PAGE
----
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    Western Michigan University
   
 
  Sep 23, 2017
 
 
    
Undergraduate Catalog 2017-18

Interdisciplinary Health Services (122 hours)


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www.wmich.edu/healthservices

The Bachelor of Science in Interdisciplinary Health Services (BS-IHS) at Western Michigan University prepares students to take their place as interdisciplinary team members in today’s health services systems. A student in BS-IHS can focus their studies in a number of ways. These include:

a. The general program: This option can be paired with a minor or concentration to focus the program more clearly on student goals.

b. The clinical practice in health track: This option is specifically designed for those who have an associate’s degree in a clinical area and are licensed in that area following a discipline approved licensing exam.

c. The Pre-Physician Assistant track: A preparatory program that prepares students to apply to WMU’s PA program by including required prerequisites (these prerequisites are similar to other PA programs but not identical).

d. The Pre-Audiology Track: A preparatory program that prepares students to apply to WMU’s Audiology doctoral program by including required prerequisites (these prerequisites are similar to other AuD programs but not identical).

e. The Blindness and Low Vision Studies track: A preparatory program that prepares students to apply to two of WMU’s Blindness and Low Vision Studies programs, Orientation and Mobility for Adults or Vision Rehabilitation, by including required prerequisites (these prerequisites are similar to other programs but not identical).

f. The Pre-Occupational Therapy track: A preparatory program that prepares students to apply to WMU’s graduate program by including required prerequisites (these prerequisites are similar to other OT programs but not identical).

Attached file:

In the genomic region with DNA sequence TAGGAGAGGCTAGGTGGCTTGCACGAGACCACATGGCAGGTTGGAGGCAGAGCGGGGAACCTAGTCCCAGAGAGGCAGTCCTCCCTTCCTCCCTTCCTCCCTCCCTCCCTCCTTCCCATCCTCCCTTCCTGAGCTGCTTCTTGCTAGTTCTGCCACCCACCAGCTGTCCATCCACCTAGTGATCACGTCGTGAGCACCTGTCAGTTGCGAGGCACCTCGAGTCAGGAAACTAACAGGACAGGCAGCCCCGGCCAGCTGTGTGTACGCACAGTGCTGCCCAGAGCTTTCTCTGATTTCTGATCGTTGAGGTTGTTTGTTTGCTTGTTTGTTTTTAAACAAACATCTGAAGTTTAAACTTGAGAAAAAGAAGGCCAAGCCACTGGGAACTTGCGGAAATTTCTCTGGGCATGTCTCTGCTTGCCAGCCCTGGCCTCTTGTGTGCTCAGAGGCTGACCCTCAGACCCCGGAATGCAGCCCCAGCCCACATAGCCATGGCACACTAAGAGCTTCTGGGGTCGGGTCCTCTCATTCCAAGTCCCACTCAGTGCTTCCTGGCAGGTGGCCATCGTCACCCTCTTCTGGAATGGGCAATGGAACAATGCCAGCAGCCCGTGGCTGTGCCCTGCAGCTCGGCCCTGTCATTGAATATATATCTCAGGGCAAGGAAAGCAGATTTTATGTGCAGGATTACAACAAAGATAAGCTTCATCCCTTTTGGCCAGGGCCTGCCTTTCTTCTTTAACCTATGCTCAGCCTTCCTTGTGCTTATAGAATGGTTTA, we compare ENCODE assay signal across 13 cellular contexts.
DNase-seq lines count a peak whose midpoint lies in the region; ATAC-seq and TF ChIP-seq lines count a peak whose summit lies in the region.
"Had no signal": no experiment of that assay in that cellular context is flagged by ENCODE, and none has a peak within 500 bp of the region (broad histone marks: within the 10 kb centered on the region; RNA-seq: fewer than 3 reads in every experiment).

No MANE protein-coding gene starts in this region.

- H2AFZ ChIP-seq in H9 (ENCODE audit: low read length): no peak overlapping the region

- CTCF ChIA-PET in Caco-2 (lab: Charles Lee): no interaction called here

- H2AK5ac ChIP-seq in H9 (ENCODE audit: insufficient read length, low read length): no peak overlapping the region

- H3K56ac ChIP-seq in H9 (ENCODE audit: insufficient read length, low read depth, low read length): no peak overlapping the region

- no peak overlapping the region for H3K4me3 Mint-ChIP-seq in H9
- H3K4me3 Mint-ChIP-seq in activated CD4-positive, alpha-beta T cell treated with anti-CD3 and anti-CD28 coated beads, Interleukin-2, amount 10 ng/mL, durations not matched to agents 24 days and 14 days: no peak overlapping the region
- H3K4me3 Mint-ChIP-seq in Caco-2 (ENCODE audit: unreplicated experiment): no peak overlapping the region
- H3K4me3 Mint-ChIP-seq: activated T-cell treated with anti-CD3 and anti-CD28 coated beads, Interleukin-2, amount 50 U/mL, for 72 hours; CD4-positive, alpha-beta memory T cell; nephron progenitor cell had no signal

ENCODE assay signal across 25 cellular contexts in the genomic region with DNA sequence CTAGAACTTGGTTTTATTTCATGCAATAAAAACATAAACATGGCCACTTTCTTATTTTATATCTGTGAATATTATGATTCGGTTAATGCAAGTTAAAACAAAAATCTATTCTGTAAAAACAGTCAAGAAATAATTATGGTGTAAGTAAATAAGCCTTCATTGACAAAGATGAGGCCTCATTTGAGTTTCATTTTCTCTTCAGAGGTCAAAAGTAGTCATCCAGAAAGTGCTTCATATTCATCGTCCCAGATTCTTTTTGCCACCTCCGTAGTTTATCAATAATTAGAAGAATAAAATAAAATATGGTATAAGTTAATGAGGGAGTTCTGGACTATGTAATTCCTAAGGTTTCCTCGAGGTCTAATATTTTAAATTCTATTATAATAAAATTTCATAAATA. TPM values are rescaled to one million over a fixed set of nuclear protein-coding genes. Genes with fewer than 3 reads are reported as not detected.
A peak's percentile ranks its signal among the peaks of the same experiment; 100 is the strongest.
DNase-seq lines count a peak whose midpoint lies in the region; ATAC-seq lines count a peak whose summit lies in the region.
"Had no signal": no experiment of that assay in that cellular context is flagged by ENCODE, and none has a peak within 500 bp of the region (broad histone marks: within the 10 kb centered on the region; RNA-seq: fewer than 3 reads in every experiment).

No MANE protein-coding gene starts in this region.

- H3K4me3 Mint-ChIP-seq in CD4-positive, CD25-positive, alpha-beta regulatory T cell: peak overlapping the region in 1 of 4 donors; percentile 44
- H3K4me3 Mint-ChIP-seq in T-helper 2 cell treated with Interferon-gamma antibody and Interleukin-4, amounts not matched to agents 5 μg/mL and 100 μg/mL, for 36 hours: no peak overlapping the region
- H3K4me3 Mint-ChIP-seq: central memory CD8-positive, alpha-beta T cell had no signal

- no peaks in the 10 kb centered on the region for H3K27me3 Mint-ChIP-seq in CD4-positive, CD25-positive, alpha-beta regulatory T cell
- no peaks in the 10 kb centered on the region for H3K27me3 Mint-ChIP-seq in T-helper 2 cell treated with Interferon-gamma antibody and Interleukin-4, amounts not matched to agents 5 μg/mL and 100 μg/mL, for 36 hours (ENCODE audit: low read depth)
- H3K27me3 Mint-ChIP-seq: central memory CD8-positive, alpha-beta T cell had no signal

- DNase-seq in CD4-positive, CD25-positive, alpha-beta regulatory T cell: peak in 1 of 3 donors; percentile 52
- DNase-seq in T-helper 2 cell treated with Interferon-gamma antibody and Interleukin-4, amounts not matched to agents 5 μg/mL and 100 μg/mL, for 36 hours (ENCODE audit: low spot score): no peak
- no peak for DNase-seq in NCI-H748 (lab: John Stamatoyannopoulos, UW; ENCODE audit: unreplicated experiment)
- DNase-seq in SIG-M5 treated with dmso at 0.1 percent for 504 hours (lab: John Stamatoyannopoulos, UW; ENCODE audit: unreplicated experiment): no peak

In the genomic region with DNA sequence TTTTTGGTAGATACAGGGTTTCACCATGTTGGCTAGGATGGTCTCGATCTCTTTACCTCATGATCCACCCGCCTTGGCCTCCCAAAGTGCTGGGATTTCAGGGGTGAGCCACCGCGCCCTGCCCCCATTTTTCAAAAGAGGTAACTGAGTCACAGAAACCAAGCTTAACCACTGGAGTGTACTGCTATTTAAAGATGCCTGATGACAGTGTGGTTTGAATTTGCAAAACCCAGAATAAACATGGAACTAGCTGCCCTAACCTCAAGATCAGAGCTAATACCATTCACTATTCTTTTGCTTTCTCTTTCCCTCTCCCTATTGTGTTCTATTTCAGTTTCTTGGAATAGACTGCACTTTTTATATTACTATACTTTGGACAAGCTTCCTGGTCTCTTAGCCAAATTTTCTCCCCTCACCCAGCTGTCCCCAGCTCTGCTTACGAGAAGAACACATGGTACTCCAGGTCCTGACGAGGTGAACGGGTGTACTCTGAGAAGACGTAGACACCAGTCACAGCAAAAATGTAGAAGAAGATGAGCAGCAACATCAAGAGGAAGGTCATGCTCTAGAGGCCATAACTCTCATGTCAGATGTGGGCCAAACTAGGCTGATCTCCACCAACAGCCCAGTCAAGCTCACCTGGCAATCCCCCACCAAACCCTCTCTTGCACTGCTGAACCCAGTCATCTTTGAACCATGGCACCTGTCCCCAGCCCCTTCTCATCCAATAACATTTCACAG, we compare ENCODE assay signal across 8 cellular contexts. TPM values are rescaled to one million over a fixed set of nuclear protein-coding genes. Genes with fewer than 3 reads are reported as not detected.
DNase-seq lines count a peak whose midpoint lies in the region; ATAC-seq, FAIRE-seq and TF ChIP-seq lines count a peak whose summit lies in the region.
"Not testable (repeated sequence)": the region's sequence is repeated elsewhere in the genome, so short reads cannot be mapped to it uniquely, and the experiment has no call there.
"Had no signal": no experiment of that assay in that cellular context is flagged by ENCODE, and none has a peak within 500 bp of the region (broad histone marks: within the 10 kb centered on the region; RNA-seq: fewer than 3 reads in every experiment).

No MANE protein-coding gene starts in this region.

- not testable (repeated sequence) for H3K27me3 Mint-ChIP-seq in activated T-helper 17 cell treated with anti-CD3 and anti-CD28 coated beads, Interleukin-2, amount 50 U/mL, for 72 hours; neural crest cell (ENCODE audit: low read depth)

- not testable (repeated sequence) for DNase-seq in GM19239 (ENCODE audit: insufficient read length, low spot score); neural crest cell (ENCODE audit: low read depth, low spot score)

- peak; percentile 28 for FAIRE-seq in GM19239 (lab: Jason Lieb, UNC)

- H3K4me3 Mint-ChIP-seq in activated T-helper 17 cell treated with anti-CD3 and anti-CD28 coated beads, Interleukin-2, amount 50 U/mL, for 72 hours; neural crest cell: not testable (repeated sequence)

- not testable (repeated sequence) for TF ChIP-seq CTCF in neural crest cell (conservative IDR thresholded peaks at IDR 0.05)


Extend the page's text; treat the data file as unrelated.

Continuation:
The Pre-Audiology track, the Blindness and Low Vision track and the Occupational Therapy track can lead a student to combined undergraduate and graduate programs in those areas. These programs are collaborations between the School of Interdisciplinary Health Programs and the respective graduate department. Within these programs, some courses are utilized for both a BS-IHS degree and a graduate degree. Students must be accepted into the accelerated degree (for Audiology and Blindness and Low Vision Studies programs) or the 4+1 program in Occupational Therapy through the respective program before taking the courses that apply to both degrees.

For more information about the graduate level concentrations see the links under “Admission” below. Acceptance into these advanced programs is not automatic and if students are not accepted into the graduate program as undergraduates they must meet with their advisors to pursue a minor or concentration in their senior year.

 

BS-IHS Mission Statement

Students will be competent in working in interdisciplinary teams; providing patient and family centered services; building health literacy skills; developing quality improvements; and utilizing informatics for documentation, training, program development and evidence-based research.

The BS-IHS has four parts: (http://www.wmich.edu/healthservices/academics/)

  1. The pre-professional sequence and general education requirements embraces a broad spectrum of natural, behavioral and social sciences as well as arts and humanities, providing students with the knowledge necessary to understand the determinants of health and social wellness.